Professional and recreational athletes lift weights to build strength, tone muscles and maintain bone density. Improper technique, lifting weight that is too heavy or inadequate amounts of recovery time can cause injury to muscles, tendons and ligaments. Golfer's elbow -- or medial epicondylitis -- is often associated with golfing activities; however, it can also develop from weightlifting exercises.
Golfer's elbow is an injury to tendons at the inside of the elbow. Muscles that bend your wrist forward and bend your fingers come together at the common flexor tendon, connecting these muscles to the upper arm bone. Golfer's elbow is caused by overuse of your wrist and finger-bending muscles, prolonged gripping during weightlifting exercises, and using weight that is too heavy. For example, biceps curls, which target the muscles that bend your elbow, can lead to golfer's elbow if the weight is too heavy. As you bend your elbow with the heavy weight in your hand, the muscles that bend your wrist will also kick in, putting tension on the tendons on the inside of your elbow.
Golfer's elbow is frequently caused by improper wrist positioning during weightlifting exercises. Wrist flexion -- bending your wrist forward -- puts strain on the tendons on the inside of your elbow. Keep your wrist straight -- in a neutral position -- while lifting weights to reduce risk of injury to these tendons. For extra support, wear weightlifting wrist braces to maintain proper positioning and reduce risk of injury.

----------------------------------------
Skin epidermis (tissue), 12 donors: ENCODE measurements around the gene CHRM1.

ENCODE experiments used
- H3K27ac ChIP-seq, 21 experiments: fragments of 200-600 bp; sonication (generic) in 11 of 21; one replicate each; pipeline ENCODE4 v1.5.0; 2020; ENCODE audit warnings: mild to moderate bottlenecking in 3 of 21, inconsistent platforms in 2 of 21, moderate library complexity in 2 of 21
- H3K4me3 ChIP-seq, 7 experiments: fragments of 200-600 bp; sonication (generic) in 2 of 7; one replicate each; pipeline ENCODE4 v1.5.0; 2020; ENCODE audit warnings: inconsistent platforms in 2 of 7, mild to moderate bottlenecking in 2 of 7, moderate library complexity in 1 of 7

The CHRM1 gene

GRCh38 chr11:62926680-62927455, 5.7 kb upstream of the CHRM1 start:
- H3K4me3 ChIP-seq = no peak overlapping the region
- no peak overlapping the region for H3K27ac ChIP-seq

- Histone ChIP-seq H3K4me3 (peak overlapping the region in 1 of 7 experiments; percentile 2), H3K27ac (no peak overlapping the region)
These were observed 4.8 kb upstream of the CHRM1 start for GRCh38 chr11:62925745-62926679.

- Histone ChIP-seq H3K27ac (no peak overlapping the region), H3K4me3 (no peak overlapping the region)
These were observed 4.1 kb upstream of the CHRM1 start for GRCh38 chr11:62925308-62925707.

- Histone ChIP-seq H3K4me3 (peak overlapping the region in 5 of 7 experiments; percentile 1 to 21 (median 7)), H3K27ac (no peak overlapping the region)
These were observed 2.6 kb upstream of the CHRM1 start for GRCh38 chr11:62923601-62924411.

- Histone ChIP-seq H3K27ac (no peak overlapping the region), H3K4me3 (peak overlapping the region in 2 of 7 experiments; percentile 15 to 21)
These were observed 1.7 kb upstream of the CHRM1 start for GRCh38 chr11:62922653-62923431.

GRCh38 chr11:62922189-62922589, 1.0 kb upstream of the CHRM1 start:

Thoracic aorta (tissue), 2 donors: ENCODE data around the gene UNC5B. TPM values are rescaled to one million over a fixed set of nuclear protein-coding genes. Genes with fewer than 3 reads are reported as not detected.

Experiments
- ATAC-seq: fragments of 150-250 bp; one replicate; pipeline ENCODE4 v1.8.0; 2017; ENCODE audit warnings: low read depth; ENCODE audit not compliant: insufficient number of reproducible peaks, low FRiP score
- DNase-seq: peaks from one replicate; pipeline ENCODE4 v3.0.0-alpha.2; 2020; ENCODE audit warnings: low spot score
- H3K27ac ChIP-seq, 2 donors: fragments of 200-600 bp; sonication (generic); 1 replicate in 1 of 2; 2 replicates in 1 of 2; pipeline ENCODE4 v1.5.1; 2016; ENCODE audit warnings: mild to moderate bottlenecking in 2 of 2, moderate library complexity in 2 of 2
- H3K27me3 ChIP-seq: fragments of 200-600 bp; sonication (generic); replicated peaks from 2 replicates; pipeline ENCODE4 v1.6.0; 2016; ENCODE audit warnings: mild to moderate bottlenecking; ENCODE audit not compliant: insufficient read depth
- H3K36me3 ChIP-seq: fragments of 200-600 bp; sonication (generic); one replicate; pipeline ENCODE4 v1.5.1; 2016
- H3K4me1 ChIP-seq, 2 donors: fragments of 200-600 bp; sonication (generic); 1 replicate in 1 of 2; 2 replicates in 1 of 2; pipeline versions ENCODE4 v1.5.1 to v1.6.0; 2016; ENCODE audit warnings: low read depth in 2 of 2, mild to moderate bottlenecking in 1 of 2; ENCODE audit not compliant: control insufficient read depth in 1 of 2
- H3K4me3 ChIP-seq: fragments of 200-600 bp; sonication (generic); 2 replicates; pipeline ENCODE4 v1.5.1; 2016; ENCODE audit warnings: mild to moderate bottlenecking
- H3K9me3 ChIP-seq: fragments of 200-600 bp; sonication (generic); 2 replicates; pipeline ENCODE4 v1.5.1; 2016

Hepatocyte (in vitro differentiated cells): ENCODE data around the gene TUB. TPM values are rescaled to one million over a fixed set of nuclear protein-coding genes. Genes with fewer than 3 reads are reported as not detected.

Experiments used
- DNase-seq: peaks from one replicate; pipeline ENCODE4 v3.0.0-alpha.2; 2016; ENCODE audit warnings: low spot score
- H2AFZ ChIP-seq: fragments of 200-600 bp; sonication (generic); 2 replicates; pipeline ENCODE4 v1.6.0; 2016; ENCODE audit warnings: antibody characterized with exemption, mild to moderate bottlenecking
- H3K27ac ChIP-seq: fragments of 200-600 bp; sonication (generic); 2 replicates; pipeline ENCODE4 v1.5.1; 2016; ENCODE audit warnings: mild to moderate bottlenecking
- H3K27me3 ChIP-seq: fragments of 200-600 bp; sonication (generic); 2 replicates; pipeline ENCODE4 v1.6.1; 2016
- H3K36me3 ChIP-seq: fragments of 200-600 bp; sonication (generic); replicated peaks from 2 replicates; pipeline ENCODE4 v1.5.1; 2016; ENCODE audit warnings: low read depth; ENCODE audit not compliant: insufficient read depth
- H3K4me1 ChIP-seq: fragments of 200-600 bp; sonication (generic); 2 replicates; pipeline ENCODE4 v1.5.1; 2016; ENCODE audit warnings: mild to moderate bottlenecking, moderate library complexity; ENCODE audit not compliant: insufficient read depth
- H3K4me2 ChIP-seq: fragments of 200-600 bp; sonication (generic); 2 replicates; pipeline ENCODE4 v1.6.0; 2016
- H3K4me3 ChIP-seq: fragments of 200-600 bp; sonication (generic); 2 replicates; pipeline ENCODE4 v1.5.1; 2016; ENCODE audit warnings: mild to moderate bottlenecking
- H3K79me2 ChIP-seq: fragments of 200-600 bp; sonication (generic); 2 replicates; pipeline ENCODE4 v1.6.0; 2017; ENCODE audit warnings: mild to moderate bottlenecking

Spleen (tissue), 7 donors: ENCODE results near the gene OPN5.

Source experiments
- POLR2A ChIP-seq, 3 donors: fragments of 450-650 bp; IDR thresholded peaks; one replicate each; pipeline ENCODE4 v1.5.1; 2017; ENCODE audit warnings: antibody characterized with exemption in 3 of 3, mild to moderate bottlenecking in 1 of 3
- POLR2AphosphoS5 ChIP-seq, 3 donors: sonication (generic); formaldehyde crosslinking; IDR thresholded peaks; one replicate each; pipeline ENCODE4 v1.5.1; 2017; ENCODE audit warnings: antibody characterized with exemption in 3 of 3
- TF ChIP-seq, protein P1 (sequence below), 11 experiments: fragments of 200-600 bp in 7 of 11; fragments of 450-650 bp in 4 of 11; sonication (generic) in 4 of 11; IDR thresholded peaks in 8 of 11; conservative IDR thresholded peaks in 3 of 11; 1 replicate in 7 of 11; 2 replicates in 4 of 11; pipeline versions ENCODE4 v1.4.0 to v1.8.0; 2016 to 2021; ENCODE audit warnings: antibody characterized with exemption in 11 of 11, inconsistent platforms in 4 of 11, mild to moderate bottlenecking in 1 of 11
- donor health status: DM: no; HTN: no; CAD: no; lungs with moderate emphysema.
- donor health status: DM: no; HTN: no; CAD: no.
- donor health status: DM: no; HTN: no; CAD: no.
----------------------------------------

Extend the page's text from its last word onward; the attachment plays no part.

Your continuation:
Overuse of your wrist and finger-bending muscles can cause golfer's elbow. Alternate upper-body weightlifting exercises -- prolonged gripping -- with other exercises to avoid overuse of these muscles. Stretch your forearm muscles frequently during your workouts to decrease muscle tension and risk of injury. Straighten your right elbow, hold your arm out in front of you with your palm facing the ceiling. Put your left hand on the palm of your right hand and gently bend your right wrist backward toward the floor. Stop when you feel a stretch -- but no pain -- along your forearm and the inside of your elbow. Hold this position for 20 to 30 seconds and repeat three times.
Golfer's elbow can often be treated with home remedies, particularly when the symptoms are addressed quickly. Reduce the amount of weight you lift, or temporarily avoid exercises that cause pain in your elbow. Wear a forearm strap during exercise to reduce tension through your forearm muscles and the tendons that connect them to your elbow. Stretch your forearm muscles and apply ice to the inside of your elbow for 15 to 20 minutes after weightlifting activities. Seek medical attention if you develop numbness or tingling in your forearm or hand, pain in your elbow during normal daily activities or weakness in your grip.
Aubrey Bailey has been writing health-related articles since 2009. Her articles have appeared in ADVANCE for Physical Therapy & Rehab Medicine. She holds a Bachelor of Science in physical therapy and Bachelor of Arts in psychology from the University at Buffalo, as well as a post-professional Doctor of Physical Therapy from Utica College. Dr. Bailey is also a certified hand therapist.